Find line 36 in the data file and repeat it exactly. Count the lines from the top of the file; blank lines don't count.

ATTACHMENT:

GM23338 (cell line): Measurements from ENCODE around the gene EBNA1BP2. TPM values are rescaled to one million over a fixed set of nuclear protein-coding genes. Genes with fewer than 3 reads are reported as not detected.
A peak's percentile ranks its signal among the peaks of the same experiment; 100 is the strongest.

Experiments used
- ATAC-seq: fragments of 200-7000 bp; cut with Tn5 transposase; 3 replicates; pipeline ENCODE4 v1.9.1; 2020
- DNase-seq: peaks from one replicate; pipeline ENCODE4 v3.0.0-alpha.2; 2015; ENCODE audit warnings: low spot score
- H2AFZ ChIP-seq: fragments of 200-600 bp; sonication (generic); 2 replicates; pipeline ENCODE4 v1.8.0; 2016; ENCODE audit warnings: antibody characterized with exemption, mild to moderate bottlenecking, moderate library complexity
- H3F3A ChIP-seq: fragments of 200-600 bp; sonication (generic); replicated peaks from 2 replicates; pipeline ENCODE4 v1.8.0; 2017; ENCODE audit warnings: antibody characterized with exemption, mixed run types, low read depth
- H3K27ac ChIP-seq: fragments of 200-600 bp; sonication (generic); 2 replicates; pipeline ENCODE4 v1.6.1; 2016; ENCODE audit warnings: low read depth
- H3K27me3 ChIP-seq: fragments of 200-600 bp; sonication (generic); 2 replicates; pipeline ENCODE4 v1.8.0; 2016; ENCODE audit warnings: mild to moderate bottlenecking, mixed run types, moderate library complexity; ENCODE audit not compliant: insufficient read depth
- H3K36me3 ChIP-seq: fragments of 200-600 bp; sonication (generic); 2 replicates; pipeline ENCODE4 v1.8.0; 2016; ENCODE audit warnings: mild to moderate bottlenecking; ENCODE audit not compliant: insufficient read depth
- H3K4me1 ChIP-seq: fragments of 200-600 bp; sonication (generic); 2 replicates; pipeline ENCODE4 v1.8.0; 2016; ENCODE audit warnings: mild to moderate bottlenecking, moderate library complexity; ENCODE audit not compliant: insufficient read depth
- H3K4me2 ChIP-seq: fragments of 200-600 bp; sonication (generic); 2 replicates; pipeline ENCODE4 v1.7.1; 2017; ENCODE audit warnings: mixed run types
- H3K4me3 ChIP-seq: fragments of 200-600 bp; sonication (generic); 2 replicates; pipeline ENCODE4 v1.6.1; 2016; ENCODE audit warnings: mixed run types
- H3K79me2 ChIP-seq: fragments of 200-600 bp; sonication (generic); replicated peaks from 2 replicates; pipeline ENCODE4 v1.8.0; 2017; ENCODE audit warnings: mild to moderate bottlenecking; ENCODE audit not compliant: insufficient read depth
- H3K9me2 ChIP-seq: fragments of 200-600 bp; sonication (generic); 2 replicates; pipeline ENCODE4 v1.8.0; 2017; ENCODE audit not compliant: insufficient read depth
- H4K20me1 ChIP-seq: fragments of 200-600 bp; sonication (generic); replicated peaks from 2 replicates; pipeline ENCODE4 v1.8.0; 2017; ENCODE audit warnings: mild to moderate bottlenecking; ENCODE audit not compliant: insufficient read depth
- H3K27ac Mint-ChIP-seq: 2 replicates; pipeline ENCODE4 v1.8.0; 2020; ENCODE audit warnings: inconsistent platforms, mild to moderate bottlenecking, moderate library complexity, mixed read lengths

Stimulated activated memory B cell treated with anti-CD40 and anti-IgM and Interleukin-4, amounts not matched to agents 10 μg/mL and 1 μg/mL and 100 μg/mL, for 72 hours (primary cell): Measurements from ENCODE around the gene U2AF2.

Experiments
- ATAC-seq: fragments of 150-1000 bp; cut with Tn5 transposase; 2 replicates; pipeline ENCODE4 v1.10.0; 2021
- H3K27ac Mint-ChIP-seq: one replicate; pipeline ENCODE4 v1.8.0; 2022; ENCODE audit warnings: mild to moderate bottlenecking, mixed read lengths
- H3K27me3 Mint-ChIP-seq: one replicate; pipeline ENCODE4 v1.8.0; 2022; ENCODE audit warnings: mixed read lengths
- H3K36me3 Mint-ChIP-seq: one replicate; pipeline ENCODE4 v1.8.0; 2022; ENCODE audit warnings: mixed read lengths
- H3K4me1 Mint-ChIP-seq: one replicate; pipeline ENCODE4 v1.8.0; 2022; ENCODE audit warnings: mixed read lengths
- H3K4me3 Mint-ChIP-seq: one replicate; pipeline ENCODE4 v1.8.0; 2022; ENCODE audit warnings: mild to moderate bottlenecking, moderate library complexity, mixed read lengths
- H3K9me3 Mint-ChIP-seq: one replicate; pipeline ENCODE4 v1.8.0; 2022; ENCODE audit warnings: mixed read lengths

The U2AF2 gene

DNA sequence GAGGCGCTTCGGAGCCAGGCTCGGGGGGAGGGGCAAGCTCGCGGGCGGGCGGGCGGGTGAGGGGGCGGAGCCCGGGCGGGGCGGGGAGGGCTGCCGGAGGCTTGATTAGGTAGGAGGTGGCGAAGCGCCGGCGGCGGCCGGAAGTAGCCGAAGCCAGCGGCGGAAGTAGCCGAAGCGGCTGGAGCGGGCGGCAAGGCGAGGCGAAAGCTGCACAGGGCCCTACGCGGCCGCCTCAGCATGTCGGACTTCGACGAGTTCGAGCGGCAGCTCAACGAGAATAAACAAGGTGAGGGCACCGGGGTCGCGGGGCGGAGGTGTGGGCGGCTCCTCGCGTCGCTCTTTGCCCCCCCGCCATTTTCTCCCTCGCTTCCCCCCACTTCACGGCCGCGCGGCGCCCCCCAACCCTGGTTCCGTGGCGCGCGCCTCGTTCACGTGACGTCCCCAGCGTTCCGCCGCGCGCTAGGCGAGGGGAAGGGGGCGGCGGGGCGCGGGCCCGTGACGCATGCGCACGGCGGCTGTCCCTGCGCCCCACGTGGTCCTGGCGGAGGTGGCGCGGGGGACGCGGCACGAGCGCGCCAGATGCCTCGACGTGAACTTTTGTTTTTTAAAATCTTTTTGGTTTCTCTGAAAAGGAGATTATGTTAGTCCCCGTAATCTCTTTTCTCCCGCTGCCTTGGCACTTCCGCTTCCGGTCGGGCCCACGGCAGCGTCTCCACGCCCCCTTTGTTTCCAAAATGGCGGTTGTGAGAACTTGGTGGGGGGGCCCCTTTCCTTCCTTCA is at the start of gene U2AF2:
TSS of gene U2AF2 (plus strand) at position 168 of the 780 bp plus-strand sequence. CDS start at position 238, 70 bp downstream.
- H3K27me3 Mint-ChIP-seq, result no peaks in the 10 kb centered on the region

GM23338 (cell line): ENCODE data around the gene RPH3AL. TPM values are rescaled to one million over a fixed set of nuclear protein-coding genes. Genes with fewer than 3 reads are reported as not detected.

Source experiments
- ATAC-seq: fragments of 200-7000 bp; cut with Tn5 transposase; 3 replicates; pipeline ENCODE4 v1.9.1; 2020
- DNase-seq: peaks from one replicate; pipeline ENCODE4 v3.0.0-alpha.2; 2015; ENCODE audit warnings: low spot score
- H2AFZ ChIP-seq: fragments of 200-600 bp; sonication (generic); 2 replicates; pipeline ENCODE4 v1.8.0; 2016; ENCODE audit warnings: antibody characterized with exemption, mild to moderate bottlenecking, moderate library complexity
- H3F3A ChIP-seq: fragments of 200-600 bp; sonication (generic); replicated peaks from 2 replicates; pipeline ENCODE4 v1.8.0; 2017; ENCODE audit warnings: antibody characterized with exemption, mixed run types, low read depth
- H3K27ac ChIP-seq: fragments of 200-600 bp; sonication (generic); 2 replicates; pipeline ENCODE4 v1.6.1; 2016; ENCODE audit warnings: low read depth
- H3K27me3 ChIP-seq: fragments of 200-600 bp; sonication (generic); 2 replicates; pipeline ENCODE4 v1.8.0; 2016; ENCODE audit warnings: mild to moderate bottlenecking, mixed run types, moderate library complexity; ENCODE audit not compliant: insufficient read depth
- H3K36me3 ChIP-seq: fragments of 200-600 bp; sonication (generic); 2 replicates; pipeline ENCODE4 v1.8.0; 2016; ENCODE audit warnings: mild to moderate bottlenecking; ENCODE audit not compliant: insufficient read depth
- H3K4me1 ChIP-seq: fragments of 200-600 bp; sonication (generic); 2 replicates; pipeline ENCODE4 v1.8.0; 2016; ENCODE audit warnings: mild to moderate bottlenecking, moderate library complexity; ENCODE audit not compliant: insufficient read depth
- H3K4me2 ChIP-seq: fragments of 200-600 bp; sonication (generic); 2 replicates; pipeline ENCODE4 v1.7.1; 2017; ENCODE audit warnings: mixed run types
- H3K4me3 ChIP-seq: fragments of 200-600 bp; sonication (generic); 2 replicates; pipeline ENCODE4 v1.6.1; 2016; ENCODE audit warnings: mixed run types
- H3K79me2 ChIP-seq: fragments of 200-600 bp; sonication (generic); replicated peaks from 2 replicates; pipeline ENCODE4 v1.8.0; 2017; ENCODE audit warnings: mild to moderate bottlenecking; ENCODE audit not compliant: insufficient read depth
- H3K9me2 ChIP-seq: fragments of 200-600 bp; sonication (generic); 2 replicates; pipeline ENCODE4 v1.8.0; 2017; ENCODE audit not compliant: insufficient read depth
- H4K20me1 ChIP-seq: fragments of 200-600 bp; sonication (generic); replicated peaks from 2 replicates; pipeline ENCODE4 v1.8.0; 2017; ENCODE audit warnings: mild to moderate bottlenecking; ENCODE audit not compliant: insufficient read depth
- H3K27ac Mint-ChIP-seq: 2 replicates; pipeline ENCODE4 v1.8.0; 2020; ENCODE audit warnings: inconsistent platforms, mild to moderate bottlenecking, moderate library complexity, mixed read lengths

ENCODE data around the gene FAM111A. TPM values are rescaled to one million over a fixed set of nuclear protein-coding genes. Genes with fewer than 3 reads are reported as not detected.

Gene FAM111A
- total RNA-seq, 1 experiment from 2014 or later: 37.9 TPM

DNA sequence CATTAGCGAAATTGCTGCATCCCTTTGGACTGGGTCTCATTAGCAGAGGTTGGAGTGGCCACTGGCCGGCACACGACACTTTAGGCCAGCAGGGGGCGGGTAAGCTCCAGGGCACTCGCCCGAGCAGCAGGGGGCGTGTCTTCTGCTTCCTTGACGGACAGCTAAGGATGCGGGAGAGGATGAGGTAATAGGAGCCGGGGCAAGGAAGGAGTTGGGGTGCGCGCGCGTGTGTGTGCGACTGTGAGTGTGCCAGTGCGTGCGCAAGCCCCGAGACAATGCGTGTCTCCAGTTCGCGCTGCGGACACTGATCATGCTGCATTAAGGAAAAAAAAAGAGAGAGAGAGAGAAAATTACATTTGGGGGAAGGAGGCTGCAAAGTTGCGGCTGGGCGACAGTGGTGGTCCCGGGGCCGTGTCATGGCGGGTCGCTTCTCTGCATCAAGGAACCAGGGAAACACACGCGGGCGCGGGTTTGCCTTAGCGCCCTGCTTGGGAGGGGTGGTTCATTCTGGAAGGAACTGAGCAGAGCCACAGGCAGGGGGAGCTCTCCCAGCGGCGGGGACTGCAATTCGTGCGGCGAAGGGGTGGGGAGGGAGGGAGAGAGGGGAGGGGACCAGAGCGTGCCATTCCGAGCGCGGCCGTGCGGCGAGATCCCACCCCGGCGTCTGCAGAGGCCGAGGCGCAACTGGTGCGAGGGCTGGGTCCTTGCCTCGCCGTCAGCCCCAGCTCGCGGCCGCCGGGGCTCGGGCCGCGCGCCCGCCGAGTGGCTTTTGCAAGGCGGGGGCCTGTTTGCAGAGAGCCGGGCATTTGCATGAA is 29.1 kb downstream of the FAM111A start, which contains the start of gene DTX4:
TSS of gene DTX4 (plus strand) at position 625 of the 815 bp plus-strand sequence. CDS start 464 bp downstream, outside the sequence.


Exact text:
- H3F3A ChIP-seq: fragments of 200-600 bp; sonication (generic); replicated peaks from 2 replicates; pipeline ENCODE4 v1.8.0; 2017; ENCODE audit warnings: antibody characterized with exemption, mixed run types, low read depth